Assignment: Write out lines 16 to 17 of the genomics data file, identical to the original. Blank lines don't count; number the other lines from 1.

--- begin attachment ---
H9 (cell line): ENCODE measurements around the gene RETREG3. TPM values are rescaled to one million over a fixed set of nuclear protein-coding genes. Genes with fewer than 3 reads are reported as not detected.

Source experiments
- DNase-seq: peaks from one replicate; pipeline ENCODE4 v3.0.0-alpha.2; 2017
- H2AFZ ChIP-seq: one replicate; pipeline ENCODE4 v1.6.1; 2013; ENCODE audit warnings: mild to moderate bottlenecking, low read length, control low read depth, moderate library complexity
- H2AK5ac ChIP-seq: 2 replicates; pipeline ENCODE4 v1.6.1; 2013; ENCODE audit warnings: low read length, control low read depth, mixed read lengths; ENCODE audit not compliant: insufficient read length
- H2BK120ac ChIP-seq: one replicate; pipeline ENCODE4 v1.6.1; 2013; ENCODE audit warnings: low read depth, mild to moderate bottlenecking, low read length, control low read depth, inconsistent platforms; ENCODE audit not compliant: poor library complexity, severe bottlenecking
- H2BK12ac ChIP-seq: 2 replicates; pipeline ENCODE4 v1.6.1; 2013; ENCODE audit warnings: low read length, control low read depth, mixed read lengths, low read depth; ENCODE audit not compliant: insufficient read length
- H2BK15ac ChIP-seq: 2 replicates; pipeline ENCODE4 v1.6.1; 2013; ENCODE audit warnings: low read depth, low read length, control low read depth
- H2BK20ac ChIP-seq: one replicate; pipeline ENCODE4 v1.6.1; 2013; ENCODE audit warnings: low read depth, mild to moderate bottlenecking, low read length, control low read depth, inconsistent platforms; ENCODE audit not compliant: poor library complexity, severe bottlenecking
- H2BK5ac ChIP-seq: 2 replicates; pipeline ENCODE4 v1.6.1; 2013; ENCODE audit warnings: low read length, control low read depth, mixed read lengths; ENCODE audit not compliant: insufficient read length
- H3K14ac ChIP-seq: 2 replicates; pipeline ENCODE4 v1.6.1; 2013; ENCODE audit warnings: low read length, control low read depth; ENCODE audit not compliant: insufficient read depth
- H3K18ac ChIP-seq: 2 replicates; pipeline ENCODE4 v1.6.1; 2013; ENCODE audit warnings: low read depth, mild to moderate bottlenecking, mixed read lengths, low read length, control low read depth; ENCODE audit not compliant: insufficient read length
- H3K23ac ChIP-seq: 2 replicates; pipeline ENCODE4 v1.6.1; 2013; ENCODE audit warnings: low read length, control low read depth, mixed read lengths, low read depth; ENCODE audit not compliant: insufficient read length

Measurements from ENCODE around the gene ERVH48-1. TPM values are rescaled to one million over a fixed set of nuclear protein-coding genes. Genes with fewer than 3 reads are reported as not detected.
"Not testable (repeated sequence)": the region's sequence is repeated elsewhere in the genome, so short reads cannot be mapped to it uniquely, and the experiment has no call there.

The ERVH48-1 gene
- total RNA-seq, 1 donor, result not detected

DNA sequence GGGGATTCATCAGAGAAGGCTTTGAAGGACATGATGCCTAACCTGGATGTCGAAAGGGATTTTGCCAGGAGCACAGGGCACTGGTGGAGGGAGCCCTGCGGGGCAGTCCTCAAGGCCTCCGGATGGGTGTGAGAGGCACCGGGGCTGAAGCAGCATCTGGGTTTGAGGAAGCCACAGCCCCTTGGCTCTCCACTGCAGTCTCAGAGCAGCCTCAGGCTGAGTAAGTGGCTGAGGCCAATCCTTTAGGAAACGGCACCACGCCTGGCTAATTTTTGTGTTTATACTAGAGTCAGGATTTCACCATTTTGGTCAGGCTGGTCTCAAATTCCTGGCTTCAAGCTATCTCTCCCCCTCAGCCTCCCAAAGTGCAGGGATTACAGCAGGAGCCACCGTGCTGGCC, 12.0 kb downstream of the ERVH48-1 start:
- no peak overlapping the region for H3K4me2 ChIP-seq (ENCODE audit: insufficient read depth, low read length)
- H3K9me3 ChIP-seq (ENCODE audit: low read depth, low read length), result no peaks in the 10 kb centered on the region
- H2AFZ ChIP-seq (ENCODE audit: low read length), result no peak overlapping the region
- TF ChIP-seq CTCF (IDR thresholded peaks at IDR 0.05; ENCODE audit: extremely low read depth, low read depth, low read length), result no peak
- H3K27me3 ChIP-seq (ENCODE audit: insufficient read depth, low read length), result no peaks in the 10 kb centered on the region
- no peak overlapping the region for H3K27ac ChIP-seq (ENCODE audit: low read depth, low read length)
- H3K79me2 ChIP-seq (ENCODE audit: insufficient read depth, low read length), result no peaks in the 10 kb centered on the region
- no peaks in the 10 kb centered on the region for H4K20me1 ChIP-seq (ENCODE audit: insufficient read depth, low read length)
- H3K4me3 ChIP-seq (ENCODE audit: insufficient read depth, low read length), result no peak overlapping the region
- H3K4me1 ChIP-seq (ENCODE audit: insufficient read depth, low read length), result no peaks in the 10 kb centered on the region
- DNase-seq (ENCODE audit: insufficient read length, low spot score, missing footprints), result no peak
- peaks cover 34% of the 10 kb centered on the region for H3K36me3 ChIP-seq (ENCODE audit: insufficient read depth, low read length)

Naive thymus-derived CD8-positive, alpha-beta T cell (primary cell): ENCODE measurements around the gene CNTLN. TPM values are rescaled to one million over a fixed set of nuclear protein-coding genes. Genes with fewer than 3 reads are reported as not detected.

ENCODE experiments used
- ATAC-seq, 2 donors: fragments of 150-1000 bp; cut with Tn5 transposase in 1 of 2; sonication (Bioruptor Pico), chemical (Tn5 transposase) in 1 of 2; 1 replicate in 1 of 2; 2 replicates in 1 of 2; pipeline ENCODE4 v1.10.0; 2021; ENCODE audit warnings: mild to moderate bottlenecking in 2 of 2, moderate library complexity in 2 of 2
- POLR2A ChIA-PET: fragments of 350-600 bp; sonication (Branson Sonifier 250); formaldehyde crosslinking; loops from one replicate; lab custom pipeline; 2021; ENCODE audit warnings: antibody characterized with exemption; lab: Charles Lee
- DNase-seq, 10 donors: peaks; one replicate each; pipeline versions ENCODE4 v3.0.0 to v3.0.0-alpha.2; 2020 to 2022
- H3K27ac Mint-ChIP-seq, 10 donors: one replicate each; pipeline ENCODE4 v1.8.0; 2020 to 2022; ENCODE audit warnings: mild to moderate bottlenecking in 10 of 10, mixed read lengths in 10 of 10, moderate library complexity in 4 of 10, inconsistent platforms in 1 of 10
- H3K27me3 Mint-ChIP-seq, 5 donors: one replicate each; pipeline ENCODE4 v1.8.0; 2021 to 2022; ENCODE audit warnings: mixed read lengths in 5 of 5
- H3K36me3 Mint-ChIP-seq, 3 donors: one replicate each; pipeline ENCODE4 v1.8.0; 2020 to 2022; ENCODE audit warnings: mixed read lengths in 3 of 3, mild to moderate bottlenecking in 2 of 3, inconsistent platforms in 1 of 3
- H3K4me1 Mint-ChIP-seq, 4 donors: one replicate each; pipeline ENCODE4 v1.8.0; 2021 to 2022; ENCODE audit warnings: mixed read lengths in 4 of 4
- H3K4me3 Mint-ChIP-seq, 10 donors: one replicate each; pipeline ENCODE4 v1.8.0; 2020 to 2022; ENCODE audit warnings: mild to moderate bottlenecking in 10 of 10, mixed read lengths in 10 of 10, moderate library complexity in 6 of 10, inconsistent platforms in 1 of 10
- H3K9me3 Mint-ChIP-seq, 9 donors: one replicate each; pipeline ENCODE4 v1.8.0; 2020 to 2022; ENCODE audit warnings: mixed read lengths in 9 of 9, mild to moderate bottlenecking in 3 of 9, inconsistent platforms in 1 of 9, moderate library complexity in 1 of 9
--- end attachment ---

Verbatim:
The ERVH48-1 gene
- total RNA-seq, 1 donor, result not detected